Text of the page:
You May Already Have Lost!

Lottery winners come in all shapes and sizes, but no matter who gets the jackpot I am always willing to bet my lungs on the following: he/she/they will believe that their problems are solved.
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Lottery winners come in all shapes and sizes, but no matter who gets the jackpot I am always willing to bet my lungs on the following things:

He/she/they will thank God.

He/she/they will say they "had a feeling" that this time, they were going to win.

And most dangerously of all: he/she/they will believe that once and for all, their problems are solved.

I know all about how sudden money makes people crazy because for many years, I was the contest writer at the New York Post, during the newspaper's "Wingo" giveaway in the early eighties.

The Post was trying to boost circulation, so they were giving away $50,000 each week -- to be won (or shared) by anybody who got all the winning numbers on the "Wingo" cards we'd sent them in the mail.

Covering "Wingo" winners was my first assignment as a rookie reporter. Ridiculous as it was, that beat taught me more about human behavior than I ever learned on later assignments involving politicians, policemen or priests.

What I learned was this: nobody cares about everything, but everybody cares about money. Money is what separates us from the animals (along with that other essential form of paper, toilet tissue).

What the bosses at the Post knew was this: nothing gets a reader's attention faster than the chance to get something for nothing.

You probably have an image in your mind of the typical New York Post reader. (Kinda scary, huh?) Now add severe financial desperation to that image, and you'll understand why I was sorry some of those Wingo winners didn't have to pass through metal detectors before I interviewed them.

The winner of an early jackpot was an unemployed guy who hadn't worked in a long time. I asked him what he was going to do with his winnings.

"Gonna buy some new uppers," he replied.

I didn't know what he meant. He lifted his upper lip to reveal toothless gums. "Teeth," he explained. (To be absolutely precise, he said "teef.")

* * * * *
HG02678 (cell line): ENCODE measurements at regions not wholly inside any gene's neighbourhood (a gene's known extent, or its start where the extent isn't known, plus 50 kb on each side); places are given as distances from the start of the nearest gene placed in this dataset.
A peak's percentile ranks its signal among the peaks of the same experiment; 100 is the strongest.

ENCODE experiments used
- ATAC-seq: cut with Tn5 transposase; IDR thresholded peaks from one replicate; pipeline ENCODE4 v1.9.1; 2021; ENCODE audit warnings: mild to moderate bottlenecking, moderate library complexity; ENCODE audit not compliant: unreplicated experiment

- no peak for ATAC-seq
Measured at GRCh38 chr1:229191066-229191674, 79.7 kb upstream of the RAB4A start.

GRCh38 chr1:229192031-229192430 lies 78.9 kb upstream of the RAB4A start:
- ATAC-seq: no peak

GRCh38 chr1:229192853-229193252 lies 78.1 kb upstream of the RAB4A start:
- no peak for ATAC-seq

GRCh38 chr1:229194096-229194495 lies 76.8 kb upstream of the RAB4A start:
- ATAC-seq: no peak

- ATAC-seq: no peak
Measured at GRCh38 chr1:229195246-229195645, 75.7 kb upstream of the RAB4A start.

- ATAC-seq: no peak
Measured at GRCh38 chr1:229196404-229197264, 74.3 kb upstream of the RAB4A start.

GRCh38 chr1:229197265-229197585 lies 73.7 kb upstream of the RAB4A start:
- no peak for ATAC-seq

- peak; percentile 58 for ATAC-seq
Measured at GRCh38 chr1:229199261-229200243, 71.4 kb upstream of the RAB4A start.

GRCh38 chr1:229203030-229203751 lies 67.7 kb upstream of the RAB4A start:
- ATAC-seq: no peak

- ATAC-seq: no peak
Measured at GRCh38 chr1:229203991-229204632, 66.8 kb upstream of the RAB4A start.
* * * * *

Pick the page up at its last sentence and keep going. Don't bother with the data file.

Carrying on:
So I gave it the best spin I could think of: "He can really take a bite out of life now, thanks to the New York Post's Wingo contest!"

(Hey, I was young.)

Problem was, we needed pictures and interviews with the winners to give the contest validity. Many of them balked at the idea of publicity. Some of these people had never been photographed before, unless you count the full face and profile shots taken at police stations.

One Wingo winner showed up soaked in sweat, and literally looking over both shoulders. Whoever was chasing him couldn't have been far behind. He wouldn't even tell me his real name, and he covered his face with his hands when the photographer lifted his camera.

"No pictures!" he cried through his fingers. "Can't have my picture in the paper!"

He was obviously in deep to loan sharks. My goal was to get some lively quotes out of him. His goal was to grab his check and preserve his kneecaps. His goal won.

One memorable week the Post accidentally printed too many winning numbers, so instead of the usual one or two winners, several hundred people shared the winning jackpot -- they got maybe $300 apiece, instead of the $50,000 bonanza they'd each been dreaming about.

This was especially bad news for one wheelchair-bound winner who'd treated himself to a limousine ride into town to collect his jackpot. With the return ride home, he was lucky to break even.

Another "winner" from that same week was in tears. Thinking he had fifty grand coming, he quit his job in the produce department at a supermarket, and on his way out for the last time he told his boss to go and have sex with himself. Now he'd have to crawl back and beg for his old job, stacking grapefruit pyramids.

There's something sad about all games of chance. Maybe it's because for the winners, this is the greatest thing they'll ever accomplish -- and it was all about luck, not effort or excellence of any kind. How depressing!

"My prayers have been answered!" How many times did I hear Wingo winners say that?

Did they honestly believe that a supreme being had taken the time to guide a jackpot into their hands, rather than doing something to prevent an earthquake or a tsunami? Or was that the explanation for earthquakes and tsunamis -- God being distracted by Wingo contestants praying for help?

Well, the Wingo contest is long over, but the lotteries go on and on. I can only hope to hell that some day, a winner will accept the dough without thanking God.

Hoping to hell that somebody won't thank God. If the nuns back at St. Anastasia's School could hear me now!

Jeez, that was a long time ago. I left St. A's way back in 1963, with an 85 average.

Hmm. 1-9-6-3-8-5. Maybe I should play those numbers.

Charlie Carillo's latest novel is
One Hit Wonder. His website is He's a TV producer for the show Inside Edition.

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